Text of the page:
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The Ancestral Dwellings
by [?]

Dear to my heart are the ancestral dwellings of America,
Dearer than if they were haunted by ghosts of royal splendour;
They are simple enough to be great in their friendly dignity,–
Homes that were built by the brave beginners of a nation.

I love the old white farmhouses nestled in New England valleys,
Ample and long and low, with elm-trees feathering over them:
Borders of box in the yard, and lilacs, and old-fashioned roses,
A fan-light above the door, and little square panes in the windows,
The wood-shed piled with maple and birch and hickory ready for winter,
The gambrel-roof with its garret crowded with household relics,–
All the tokens of prudent thrift and the spirit of self-reliance.

I love the weather-beaten, shingled houses that front the ocean;
They seem to grow out of the rocks, there is something indomitable
about them:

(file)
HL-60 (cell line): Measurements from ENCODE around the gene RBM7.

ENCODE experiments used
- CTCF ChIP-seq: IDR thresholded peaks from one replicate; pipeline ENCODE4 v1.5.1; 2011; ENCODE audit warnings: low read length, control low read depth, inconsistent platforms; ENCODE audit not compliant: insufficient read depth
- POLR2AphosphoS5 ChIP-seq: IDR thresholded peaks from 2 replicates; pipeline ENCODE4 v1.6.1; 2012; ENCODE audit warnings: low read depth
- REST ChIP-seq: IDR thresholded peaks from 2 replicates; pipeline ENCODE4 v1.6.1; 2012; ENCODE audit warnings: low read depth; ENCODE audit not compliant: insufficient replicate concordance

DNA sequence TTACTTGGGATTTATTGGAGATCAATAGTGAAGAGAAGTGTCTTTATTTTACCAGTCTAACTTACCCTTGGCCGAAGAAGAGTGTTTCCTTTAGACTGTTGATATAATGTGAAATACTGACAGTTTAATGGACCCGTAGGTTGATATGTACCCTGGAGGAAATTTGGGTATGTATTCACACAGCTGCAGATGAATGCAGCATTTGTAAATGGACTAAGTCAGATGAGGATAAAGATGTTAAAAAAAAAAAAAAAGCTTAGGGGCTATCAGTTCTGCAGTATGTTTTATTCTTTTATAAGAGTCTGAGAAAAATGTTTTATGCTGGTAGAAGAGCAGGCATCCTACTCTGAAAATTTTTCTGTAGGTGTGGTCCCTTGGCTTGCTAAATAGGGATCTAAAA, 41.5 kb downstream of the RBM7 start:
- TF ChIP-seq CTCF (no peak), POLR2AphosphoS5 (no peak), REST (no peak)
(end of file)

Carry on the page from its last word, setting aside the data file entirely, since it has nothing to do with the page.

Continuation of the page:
Their backs are bowed, and their sides are covered with lichens;
Soft in their colour as gray pearls, they are full of a patient courage.
Facing the briny wind on a lonely shore they stand undaunted,
While the thin blue pennant of smoke from the square-built chimney
Tells of a haven for man, with room for a hearth and a cradle.

I love the stately southern mansions with their tall white columns,
They look through avenues of trees, over fields where the cotton is growing;
I can see the flutter of white frocks along their shady porches,
Music and laughter float from the windows, the yards are full of hounds and horses.
Long since the riders have ridden away, yet the houses have not forgotten,
They are proud of their name and place, and their doors are always open,
For the thing they remember best is the pride of their ancient hospitality.

In the towns I love the discreet and tranquil Quaker dwellings,
With their demure brick faces and immaculate marble doorsteps;
And the gabled houses of the Dutch, with their high stoops and iron railings,
(I can see their little brass knobs shining in the morning sunlight);
And the solid self-contained houses of the descendants of the Puritans,
Frowning on the street with their narrow doors and dormer-windows;
And the triple-galleried, many-pillared mansions of Charleston,
Standing open sideways in their gardens of roses and magnolias.

Yes, they are all dear to my heart, and in my eyes they are beautiful;
For under their roofs were nourished the thoughts that have made the nation;
The glory and strength of America come from her ancestral dwellings.

July, 1909.